The impact of personal relevance on emotion processing: Evidence from event-related potentials and pupillary responses.
Zitierfähiger Link (URL): http://resolver.sub.uni-goettingen.de/purl?gs-1/14570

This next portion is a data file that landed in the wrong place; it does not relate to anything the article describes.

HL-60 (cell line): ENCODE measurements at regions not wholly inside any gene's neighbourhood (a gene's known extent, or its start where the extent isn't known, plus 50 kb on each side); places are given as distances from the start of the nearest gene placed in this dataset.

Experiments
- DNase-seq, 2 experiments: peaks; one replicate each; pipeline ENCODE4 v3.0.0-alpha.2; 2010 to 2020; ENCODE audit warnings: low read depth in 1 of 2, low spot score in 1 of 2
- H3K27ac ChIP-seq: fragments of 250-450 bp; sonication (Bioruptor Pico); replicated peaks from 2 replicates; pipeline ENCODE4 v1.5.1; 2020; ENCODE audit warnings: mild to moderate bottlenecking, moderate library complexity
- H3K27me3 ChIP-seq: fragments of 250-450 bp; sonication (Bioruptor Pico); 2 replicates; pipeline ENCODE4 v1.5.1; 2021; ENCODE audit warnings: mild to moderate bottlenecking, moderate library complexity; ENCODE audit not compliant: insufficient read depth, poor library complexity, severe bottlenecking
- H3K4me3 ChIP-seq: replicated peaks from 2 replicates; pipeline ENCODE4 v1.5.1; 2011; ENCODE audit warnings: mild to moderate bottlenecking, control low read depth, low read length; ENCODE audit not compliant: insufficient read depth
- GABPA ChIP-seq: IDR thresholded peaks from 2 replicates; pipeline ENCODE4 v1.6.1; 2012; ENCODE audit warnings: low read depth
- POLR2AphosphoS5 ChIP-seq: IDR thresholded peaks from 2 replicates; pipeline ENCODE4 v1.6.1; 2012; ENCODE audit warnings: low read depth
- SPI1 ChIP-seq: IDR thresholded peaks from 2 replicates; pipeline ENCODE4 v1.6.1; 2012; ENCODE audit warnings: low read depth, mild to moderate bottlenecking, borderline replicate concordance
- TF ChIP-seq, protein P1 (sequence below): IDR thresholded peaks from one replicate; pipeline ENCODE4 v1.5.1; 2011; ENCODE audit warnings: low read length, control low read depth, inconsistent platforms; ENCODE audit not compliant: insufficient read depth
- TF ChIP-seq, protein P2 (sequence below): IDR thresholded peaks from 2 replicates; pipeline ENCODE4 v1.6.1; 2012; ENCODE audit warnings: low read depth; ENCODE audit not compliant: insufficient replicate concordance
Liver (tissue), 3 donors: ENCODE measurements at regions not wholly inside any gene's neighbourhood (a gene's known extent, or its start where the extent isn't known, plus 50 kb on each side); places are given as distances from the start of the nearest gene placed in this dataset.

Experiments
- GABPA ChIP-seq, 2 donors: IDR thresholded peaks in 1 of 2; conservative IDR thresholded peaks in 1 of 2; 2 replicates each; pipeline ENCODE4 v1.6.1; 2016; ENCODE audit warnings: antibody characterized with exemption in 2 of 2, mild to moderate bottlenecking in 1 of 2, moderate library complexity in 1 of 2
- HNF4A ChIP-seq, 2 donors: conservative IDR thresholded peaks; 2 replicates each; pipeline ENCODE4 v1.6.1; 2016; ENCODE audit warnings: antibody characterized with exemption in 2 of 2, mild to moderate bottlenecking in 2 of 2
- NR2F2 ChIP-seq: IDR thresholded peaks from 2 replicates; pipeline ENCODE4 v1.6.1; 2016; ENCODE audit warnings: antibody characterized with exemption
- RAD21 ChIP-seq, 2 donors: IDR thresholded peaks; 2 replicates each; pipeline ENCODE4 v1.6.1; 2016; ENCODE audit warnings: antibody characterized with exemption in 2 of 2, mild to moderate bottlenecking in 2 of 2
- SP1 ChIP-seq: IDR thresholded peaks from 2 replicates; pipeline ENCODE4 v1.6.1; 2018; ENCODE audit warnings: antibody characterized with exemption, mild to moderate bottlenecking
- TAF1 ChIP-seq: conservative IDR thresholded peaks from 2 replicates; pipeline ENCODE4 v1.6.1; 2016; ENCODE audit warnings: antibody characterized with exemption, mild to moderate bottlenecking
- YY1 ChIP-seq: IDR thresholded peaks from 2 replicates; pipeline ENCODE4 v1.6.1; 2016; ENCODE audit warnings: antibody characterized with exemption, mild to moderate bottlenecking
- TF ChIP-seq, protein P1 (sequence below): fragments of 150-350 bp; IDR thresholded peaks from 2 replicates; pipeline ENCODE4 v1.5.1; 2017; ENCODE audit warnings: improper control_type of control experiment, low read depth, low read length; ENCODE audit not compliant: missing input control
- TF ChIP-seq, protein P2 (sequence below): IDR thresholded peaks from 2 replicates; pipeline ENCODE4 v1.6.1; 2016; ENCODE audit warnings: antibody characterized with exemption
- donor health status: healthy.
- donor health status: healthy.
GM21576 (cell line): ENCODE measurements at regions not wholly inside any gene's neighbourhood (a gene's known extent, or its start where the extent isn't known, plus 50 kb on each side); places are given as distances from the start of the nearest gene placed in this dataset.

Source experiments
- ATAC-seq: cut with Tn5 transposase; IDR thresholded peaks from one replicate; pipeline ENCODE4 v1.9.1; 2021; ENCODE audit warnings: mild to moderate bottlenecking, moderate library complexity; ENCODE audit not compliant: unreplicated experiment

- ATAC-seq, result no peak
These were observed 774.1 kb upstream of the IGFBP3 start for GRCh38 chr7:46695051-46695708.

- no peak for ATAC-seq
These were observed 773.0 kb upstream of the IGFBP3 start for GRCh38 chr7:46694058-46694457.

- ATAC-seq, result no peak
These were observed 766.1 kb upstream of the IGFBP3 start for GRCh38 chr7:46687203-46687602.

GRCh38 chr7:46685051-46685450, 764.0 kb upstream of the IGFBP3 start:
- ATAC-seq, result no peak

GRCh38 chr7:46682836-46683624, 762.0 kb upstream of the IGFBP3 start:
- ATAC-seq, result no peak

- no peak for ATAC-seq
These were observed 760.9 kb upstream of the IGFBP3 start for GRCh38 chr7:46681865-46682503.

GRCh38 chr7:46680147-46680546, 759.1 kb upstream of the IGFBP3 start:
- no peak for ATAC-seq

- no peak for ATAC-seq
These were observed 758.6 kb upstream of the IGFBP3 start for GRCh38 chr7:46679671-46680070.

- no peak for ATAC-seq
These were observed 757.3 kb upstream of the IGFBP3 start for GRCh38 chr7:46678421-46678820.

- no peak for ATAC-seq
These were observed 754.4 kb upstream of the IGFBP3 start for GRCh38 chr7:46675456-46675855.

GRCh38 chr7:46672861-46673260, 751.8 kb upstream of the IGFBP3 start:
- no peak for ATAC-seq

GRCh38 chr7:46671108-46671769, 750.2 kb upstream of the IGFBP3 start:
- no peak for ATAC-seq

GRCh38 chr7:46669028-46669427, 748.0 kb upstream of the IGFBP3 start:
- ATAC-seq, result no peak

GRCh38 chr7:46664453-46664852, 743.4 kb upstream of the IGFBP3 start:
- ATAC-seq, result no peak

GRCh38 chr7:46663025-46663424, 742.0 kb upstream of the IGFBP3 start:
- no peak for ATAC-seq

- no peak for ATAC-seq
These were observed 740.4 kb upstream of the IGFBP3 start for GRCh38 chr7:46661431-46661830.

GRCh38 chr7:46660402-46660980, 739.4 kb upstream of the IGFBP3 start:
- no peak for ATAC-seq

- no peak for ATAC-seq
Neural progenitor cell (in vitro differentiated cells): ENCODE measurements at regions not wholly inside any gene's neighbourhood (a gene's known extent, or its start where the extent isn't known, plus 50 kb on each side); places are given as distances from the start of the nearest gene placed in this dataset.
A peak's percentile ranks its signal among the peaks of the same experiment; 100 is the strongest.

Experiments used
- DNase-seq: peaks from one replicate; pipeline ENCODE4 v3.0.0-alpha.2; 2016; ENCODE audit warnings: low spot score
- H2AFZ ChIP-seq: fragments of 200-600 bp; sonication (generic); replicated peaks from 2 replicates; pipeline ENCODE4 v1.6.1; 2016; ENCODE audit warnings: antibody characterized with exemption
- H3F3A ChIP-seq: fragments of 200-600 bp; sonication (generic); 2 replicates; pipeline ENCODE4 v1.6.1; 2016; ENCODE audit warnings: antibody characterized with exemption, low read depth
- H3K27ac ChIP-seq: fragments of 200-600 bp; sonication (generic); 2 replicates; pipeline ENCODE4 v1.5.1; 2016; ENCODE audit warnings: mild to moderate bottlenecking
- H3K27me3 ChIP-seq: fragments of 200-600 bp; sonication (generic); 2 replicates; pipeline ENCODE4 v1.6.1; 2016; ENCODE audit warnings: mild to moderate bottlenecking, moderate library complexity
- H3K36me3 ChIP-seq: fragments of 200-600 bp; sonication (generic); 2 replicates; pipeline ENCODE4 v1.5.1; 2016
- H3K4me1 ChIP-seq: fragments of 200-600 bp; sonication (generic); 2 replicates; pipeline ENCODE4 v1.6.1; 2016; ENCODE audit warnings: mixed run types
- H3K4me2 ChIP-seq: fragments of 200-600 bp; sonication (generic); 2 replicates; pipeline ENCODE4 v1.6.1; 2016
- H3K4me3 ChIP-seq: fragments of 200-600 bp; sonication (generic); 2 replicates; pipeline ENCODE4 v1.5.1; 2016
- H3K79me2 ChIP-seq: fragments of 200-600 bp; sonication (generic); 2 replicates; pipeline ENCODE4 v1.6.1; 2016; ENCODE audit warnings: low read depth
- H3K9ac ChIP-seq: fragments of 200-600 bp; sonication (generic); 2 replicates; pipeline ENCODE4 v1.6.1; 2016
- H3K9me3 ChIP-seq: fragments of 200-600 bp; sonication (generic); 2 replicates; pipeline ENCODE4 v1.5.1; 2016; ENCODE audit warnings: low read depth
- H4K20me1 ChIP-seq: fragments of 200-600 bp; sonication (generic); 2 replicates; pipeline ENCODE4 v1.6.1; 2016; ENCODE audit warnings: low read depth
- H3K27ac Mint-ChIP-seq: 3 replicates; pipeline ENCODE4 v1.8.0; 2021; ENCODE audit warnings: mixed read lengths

Emotional stimuli attract attention and lead to increased activity in the visual cortex. The present study investigated the impact of personal relevance on emotion processing by presenting emotional words within sentences that referred to participants' significant others or to unknown agents. In event-related potentials, personal relevance increased visual cortex activity within 100 ms after stimulus onset and the amplitudes of the Late Positive Complex (LPC). Moreover, personally relevant contexts gave rise to augmented pupillary responses and higher arousal ratings, suggesting a general boost of attention and arousal. Finally, personal relevance increased emotion-related ERP effects starting around 200 ms after word onset, effects for negative words compared to neutral words were prolonged in duration. Source localizations of these interactions revealed activations in prefrontal regions, in the visual cortex and in the fusiform gyrus. Taken together, these results demonstrate the high impact of personal relevance on reading in general and on emotion processing in particular.
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